Virtual collaboration environments enable users to provide a number of valuable functions due to the nature of electronic sharing. For example, users can jointly view, annotate, or edit word processing documents in real time. Users can collaborate on presentation material and communicate without the expense of traveling. In addition, users of conferencing systems can deliver high quality, time-critical training without generally worrying about hardware or software issues.

When electronic desktop and application sharing meetings take place, the users may desire to use an electronic whiteboard in the presentation. This allows all the meeting participants to draw or make notes using the whiteboard. In addition, images that are displayed on the whiteboard can be annotated upon. Another function of collaboration and conferencing tools is the ability to share and transmit a live shared application to participants of a conference. For example, software developers may demonstrate a beta version of their product for customers to allow them to see the current version and provide feedback to the development team. Collaboration tools allow meeting participants to see the live shared application actually running on the presenter's desktop while the presenter is using, demonstrating, and discussing the shared application.

Unfortunately, switching between shared live applications and whiteboard annotation during virtual collaboration meetings or electronic learning sessions is rather difficult. Not only can it be difficult to switch between live content and whiteboard content but the complexity of switching back and forth can interrupt the flow of the presentation or interaction. With many types of collaboration tools, this type of switching is not even possible and it is overly difficult in others.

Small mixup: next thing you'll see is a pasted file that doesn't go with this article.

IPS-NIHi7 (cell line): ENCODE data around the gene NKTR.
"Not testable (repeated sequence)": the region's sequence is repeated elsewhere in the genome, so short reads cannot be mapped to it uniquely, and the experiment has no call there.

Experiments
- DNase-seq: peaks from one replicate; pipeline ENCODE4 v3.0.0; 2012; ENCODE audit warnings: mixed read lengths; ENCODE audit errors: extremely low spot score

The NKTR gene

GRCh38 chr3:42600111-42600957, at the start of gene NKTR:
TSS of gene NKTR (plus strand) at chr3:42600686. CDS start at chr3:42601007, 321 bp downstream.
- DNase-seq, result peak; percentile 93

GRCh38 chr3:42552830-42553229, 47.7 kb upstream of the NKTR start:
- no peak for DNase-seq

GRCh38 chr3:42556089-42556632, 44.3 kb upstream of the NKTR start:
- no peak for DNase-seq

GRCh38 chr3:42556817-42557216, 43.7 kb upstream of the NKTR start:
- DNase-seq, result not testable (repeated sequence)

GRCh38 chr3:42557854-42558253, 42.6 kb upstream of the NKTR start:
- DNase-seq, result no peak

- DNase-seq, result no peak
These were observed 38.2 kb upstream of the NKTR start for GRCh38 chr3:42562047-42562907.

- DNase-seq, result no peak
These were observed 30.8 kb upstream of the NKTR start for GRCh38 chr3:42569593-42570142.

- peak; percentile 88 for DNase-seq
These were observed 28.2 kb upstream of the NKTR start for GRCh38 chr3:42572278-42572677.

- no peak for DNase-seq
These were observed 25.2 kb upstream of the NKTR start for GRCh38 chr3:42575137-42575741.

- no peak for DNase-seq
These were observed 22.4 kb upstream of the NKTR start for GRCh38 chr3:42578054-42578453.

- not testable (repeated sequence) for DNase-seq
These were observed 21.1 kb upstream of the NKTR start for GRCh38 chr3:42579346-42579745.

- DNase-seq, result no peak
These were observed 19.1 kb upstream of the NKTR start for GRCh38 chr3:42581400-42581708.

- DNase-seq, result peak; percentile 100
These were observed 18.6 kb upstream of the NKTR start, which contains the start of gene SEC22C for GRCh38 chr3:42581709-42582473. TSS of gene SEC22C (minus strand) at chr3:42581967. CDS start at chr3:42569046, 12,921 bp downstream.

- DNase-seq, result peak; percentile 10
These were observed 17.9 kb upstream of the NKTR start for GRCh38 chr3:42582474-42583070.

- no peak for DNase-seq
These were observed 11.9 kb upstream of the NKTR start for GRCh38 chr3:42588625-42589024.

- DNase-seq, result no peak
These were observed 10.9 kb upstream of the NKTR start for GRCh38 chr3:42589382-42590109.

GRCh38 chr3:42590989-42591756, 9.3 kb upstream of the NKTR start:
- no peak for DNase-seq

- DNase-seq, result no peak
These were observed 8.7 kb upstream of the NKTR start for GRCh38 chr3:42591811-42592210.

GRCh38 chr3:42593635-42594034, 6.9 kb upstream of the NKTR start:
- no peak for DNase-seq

One difficulty in moving back and forth between a live shared application and a whiteboard is that collaboration tools allow users to run application sharing or use the snapshot tool but these two tools cannot generally be run simultaneously. Particularly, a user of a collaboration tool will have to stop live application sharing in order to use other functions in a collaboration tool. This also means that the participants receiving the shared application will not see the shared application from the presenter during that time period. For example, the live application sharing pane may turn black.

Stopping the application sharing tool allows the presenter to switch to a snapshot tool and take a snapshot of the live application while the application is not being shared. The snapshot may then be opened in a whiteboard tool and the participants of the presentation can make whiteboard annotations. Finally, when the presenter wants to demonstrate the live application again, then the live application sharing is restarted by the presenter. All of these steps may take several minutes and severely interrupt the flow of the presentation.